Nim, a game of which there are many different versions, involves two players alternately removing at least one item from one of two or more piles or rows. The person who picks up the last item wins. In one form of the game, five rows of matches are laid out in such a way that there is one match in the first row, two matches in the second, and so on, down to five matches in the bottom row. Players take turns to remove any non-zero number of matches from any one row.
The game may have originated in China. The name "Nim" was coined Charles Bouton, an associate professor of mathematics at Harvard at the turn of the 20th century, who took it from an archaic English word meaning to steal or to take away. In 1901 he published a full analysis of Nim and proof of a winning strategy.1
The first Nim-playing computer, the Nimatron, a one-ton behemoth, was built in 1940 by the Westinghouse Electrical Corporation and was exhibited at the New York Worlds Fair. It played 100,000 games against spectators and attendants, and won an impressive 90% of the time; most of its loses came at the hands of attendants who were instructed to reassure incredulous onlookers that the machine could be beaten! In 1951 a Nim-playing robot, the Nimrod, was shown at the Festival of Britain, and later at the Berlin trade fair. It was so popular that spectators entirely ignored a bar at the other end of the room where free drinks were being offered. Eventually the local police had to be called in to control the crowds.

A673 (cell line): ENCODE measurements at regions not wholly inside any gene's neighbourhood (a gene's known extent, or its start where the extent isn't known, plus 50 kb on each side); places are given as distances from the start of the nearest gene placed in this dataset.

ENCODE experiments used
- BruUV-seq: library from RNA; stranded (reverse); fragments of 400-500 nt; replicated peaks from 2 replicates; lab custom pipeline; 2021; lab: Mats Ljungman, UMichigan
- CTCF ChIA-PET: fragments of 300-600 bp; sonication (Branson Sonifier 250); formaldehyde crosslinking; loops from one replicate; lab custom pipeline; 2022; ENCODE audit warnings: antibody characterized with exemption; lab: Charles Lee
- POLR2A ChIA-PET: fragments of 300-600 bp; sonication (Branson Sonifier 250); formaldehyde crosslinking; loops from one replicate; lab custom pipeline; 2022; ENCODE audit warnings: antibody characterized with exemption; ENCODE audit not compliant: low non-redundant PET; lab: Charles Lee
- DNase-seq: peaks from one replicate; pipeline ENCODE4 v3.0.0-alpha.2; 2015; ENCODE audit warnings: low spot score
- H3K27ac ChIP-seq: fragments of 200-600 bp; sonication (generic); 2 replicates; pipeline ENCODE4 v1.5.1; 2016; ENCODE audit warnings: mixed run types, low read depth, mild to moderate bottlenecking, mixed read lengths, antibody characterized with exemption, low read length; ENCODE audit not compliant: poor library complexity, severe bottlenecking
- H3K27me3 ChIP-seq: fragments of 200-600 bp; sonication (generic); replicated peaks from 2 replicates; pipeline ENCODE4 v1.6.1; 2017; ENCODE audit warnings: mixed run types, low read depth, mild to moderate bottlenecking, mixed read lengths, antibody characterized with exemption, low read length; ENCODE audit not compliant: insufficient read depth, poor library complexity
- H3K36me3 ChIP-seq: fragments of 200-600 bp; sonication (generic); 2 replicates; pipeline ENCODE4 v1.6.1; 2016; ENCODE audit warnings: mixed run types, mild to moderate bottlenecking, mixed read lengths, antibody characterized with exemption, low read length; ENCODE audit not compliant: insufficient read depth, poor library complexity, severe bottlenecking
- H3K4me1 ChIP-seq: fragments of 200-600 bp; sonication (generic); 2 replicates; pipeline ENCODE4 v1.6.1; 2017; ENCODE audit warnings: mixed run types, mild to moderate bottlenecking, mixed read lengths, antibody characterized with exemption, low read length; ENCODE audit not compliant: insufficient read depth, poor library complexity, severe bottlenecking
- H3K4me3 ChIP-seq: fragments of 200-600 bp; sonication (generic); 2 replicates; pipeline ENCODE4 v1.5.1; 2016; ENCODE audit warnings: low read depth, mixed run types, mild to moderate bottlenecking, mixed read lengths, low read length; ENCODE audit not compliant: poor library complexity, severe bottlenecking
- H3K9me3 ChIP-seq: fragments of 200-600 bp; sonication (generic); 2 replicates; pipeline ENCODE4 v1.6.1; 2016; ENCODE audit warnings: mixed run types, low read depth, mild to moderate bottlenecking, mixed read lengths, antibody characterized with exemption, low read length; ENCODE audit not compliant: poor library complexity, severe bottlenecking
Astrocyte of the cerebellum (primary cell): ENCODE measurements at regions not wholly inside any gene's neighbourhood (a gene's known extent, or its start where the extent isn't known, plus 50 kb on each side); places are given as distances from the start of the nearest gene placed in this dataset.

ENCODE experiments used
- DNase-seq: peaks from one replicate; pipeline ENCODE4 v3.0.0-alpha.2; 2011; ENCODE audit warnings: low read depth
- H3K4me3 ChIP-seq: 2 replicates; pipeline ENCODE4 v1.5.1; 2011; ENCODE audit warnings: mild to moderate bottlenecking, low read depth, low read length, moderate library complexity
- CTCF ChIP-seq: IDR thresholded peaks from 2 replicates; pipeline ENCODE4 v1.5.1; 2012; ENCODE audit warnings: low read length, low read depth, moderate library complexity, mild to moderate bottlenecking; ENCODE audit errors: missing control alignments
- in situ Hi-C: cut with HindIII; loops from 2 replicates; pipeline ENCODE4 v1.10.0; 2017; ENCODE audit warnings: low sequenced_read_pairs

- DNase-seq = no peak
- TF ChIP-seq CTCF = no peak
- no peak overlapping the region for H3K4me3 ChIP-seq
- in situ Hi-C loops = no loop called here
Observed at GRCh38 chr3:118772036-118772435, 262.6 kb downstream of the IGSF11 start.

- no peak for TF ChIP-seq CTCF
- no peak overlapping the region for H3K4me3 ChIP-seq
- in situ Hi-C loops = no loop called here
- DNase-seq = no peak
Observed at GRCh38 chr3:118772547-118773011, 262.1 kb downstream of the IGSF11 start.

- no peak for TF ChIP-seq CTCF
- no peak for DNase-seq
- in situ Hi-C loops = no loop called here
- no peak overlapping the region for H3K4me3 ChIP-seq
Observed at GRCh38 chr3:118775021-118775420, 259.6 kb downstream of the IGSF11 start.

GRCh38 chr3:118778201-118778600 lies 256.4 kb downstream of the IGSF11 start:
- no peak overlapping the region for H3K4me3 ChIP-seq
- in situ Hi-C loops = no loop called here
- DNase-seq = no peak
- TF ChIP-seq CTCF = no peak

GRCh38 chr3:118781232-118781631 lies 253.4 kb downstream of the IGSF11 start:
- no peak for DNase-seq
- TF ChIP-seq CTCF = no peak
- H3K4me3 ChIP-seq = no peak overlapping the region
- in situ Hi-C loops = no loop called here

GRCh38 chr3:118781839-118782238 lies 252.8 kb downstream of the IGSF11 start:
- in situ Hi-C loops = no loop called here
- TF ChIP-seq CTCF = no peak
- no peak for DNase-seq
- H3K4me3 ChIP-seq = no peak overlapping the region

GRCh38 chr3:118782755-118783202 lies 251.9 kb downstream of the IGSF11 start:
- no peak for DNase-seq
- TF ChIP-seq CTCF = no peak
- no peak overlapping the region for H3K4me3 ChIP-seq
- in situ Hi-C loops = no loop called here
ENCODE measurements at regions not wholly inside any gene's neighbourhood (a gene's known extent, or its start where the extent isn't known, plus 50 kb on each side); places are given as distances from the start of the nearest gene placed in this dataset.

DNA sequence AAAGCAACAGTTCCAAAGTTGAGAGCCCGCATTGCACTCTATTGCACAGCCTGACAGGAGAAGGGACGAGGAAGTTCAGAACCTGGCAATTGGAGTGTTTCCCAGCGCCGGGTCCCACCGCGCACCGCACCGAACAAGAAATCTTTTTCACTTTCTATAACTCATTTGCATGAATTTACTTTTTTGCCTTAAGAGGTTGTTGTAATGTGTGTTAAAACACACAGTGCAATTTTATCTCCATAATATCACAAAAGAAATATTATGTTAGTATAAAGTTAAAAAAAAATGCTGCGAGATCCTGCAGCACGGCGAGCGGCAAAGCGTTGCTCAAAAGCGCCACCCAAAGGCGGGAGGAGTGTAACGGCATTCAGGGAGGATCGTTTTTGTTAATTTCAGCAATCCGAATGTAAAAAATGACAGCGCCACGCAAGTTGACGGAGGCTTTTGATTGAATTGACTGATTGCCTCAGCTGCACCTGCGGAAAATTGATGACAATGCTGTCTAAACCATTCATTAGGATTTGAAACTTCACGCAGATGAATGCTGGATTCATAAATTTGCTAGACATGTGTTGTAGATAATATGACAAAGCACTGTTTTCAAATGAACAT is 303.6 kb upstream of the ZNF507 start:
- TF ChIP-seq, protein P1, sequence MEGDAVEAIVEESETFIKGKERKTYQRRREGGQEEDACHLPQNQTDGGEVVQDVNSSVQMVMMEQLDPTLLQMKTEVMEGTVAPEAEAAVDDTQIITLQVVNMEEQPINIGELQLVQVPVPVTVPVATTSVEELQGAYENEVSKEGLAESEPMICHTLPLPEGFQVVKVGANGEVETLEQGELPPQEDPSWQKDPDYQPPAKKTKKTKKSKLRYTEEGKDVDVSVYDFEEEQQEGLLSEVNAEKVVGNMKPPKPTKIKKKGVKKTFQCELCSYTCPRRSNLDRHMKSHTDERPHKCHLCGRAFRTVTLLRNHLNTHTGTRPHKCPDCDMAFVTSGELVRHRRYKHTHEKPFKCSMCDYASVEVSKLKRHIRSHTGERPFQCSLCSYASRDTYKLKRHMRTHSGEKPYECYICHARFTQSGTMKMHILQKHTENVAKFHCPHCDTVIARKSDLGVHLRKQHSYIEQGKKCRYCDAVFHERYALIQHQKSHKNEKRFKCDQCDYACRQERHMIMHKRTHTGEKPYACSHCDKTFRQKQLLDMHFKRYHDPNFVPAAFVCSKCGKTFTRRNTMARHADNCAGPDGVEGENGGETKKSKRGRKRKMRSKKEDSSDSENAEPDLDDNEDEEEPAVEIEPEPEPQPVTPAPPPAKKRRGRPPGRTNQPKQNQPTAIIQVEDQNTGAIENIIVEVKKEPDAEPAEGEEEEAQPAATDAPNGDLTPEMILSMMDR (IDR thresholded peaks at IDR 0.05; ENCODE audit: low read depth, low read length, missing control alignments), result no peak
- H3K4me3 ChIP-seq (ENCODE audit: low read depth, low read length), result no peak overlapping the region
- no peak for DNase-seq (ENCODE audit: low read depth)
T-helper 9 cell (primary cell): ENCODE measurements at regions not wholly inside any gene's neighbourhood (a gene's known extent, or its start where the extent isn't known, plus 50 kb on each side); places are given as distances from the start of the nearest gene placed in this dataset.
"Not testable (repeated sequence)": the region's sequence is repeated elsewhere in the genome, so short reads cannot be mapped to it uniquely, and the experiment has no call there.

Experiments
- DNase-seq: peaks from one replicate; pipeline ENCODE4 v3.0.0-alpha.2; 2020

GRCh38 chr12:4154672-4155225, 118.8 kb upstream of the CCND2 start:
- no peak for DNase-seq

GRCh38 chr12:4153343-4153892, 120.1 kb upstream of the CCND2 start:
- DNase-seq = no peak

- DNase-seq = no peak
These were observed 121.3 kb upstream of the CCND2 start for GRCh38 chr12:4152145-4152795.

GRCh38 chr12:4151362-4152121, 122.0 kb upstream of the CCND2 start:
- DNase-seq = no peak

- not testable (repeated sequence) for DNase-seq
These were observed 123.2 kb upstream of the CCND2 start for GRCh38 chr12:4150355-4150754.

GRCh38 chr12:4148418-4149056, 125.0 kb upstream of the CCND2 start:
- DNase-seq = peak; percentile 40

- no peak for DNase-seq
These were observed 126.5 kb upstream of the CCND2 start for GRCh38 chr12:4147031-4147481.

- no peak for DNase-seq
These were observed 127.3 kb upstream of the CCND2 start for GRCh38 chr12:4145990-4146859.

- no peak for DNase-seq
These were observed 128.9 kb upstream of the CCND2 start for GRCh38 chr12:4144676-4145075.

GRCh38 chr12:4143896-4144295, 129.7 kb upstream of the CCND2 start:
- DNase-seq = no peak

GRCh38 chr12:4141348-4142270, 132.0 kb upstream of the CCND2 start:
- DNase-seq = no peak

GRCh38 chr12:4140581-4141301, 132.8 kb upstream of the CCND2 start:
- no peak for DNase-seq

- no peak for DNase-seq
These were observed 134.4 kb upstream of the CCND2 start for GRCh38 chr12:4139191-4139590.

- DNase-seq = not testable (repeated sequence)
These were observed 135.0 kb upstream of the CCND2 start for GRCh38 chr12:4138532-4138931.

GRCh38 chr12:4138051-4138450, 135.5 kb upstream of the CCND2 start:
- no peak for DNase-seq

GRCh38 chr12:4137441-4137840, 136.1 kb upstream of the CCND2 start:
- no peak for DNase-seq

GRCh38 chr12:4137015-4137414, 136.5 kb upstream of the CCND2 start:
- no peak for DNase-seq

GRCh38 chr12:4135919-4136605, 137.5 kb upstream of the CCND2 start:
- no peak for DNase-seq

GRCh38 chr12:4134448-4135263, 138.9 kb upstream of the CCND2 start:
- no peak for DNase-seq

|Nimatron and friend
This is a variation on the game of Nim suggested by W. A. Wythoff in 1907. It is played with two heaps of counters in which a player may take any number from either heap or the same number from both. The player who takes the last counter wins.
1. Bouton, Charles L. "Nim, a Game with a Complete Mathematical Theory." Annals of Mathematics, Series 2. 3: 35–39, (1901–1902).
2. Gardner, M. Mathematical Puzzles and Diversions. New York: Simon and Schuster, 1959.